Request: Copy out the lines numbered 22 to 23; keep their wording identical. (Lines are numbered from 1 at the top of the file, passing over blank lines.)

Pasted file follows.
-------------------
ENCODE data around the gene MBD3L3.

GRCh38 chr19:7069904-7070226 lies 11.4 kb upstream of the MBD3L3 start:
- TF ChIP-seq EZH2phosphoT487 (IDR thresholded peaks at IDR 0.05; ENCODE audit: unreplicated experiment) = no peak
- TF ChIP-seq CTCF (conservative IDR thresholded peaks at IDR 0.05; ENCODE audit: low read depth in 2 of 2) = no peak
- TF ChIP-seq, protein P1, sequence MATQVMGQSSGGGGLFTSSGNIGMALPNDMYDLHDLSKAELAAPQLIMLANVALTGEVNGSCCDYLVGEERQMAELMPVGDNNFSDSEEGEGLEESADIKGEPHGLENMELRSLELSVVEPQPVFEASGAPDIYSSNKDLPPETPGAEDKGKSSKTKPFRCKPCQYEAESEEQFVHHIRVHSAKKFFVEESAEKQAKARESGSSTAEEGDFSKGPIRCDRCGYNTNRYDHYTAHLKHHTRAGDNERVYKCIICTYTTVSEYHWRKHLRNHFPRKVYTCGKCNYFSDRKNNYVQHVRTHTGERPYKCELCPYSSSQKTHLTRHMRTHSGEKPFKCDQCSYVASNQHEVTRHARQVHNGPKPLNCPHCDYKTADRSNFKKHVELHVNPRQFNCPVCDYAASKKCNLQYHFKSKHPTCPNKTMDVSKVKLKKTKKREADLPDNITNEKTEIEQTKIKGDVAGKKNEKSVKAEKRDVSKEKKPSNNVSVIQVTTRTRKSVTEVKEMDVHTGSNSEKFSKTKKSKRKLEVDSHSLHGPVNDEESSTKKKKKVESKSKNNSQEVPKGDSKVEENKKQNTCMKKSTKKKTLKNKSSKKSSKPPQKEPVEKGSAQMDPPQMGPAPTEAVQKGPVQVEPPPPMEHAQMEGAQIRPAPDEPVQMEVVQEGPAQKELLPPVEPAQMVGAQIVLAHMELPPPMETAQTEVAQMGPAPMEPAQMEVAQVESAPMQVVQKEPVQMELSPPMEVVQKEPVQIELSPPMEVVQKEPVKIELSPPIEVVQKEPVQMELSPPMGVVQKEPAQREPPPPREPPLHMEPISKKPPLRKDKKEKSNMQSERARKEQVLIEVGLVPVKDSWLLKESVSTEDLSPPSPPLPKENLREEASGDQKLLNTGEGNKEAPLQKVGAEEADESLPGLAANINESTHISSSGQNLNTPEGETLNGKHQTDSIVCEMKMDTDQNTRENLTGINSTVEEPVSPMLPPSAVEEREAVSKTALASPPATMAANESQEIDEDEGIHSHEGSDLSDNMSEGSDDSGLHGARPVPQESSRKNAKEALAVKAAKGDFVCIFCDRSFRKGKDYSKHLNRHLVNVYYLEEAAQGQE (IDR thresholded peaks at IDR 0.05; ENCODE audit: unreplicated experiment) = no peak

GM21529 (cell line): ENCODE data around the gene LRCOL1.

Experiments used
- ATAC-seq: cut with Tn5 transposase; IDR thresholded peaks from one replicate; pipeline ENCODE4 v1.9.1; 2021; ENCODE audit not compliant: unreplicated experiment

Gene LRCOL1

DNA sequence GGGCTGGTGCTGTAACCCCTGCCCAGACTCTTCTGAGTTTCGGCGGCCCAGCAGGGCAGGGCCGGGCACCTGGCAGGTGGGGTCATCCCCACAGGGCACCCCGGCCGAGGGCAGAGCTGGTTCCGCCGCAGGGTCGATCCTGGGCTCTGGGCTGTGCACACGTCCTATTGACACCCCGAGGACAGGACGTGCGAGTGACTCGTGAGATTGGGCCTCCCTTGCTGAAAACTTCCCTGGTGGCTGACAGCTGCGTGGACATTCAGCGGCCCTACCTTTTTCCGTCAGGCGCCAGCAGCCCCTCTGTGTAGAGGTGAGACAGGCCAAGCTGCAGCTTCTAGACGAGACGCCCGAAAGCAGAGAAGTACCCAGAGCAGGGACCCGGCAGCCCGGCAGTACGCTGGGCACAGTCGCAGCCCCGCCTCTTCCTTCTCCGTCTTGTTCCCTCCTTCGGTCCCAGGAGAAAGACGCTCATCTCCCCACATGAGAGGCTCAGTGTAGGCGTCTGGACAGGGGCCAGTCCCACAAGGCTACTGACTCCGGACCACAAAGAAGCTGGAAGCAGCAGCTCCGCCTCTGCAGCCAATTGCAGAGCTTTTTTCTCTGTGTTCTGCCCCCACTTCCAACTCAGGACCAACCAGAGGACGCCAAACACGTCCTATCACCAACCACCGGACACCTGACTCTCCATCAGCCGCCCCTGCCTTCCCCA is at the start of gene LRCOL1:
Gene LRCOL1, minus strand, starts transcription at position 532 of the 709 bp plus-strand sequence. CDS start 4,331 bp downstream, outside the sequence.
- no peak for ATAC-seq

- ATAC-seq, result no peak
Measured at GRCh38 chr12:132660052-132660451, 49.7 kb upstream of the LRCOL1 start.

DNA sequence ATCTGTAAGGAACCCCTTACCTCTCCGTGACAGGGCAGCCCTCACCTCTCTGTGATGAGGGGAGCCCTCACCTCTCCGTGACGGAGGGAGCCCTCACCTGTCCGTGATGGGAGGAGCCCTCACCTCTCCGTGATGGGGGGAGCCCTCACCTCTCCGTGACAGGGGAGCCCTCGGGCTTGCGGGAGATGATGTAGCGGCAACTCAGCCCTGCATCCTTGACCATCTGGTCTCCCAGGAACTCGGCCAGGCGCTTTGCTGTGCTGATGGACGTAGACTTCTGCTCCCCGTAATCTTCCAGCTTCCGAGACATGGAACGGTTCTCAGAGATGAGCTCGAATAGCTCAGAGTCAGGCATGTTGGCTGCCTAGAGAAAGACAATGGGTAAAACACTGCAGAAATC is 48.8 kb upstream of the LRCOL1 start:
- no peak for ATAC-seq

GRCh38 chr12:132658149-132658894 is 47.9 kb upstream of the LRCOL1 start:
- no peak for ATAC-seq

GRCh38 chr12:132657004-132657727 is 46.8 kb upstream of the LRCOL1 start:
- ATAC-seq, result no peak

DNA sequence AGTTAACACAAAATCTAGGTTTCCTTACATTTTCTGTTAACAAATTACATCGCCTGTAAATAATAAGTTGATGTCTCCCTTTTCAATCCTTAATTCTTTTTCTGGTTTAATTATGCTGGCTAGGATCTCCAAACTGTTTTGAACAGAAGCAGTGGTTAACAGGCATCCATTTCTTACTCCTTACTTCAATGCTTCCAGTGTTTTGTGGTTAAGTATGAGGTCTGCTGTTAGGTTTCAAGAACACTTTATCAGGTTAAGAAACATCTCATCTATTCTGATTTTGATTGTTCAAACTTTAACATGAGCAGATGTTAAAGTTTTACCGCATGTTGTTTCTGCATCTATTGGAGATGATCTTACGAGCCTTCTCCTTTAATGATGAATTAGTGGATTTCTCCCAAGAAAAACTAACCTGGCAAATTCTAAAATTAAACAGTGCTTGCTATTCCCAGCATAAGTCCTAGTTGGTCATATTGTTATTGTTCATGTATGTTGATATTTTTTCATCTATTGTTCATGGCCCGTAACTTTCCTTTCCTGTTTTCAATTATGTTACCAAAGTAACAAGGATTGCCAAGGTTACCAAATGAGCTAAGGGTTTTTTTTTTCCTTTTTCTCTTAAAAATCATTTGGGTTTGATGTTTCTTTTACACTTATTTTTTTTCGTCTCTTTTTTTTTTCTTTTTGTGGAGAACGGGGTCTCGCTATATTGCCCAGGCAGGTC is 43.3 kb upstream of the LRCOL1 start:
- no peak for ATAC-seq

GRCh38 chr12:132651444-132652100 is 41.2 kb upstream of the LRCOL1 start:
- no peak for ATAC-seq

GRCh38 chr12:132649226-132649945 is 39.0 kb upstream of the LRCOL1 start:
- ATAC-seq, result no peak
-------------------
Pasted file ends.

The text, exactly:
- no peak for ATAC-seq

GRCh38 chr12:132651444-132652100 is 41.2 kb upstream of the LRCOL1 start: